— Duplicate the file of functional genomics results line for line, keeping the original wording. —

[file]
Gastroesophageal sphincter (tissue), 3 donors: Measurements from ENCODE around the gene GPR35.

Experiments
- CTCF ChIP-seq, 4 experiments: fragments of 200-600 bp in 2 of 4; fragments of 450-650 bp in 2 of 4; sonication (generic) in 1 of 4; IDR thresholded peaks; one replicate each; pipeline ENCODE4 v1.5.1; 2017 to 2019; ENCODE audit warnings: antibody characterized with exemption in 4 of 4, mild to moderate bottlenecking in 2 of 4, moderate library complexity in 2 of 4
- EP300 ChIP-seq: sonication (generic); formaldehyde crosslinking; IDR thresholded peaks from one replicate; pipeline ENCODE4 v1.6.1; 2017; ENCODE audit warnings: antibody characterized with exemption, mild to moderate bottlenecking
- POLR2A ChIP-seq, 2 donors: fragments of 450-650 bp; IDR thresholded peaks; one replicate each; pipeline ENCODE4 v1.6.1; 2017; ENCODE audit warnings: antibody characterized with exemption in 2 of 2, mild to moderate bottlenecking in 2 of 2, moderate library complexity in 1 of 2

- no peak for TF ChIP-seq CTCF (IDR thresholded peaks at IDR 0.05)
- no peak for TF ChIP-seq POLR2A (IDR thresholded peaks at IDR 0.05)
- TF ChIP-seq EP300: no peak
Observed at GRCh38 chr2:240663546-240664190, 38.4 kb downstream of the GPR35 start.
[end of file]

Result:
Gastroesophageal sphincter (tissue), 3 donors: Measurements from ENCODE around the gene GPR35.

Experiments
- CTCF ChIP-seq, 4 experiments: fragments of 200-600 bp in 2 of 4; fragments of 450-650 bp in 2 of 4; sonication (generic) in 1 of 4; IDR thresholded peaks; one replicate each; pipeline ENCODE4 v1.5.1; 2017 to 2019; ENCODE audit warnings: antibody characterized with exemption in 4 of 4, mild to moderate bottlenecking in 2 of 4, moderate library complexity in 2 of 4
- EP300 ChIP-seq: sonication (generic); formaldehyde crosslinking; IDR thresholded peaks from one replicate; pipeline ENCODE4 v1.6.1; 2017; ENCODE audit warnings: antibody characterized with exemption, mild to moderate bottlenecking
- POLR2A ChIP-seq, 2 donors: fragments of 450-650 bp; IDR thresholded peaks; one replicate each; pipeline ENCODE4 v1.6.1; 2017; ENCODE audit warnings: antibody characterized with exemption in 2 of 2, mild to moderate bottlenecking in 2 of 2, moderate library complexity in 1 of 2

- no peak for TF ChIP-seq CTCF (IDR thresholded peaks at IDR 0.05)
- no peak for TF ChIP-seq POLR2A (IDR thresholded peaks at IDR 0.05)
- TF ChIP-seq EP300: no peak
Observed at GRCh38 chr2:240663546-240664190, 38.4 kb downstream of the GPR35 start.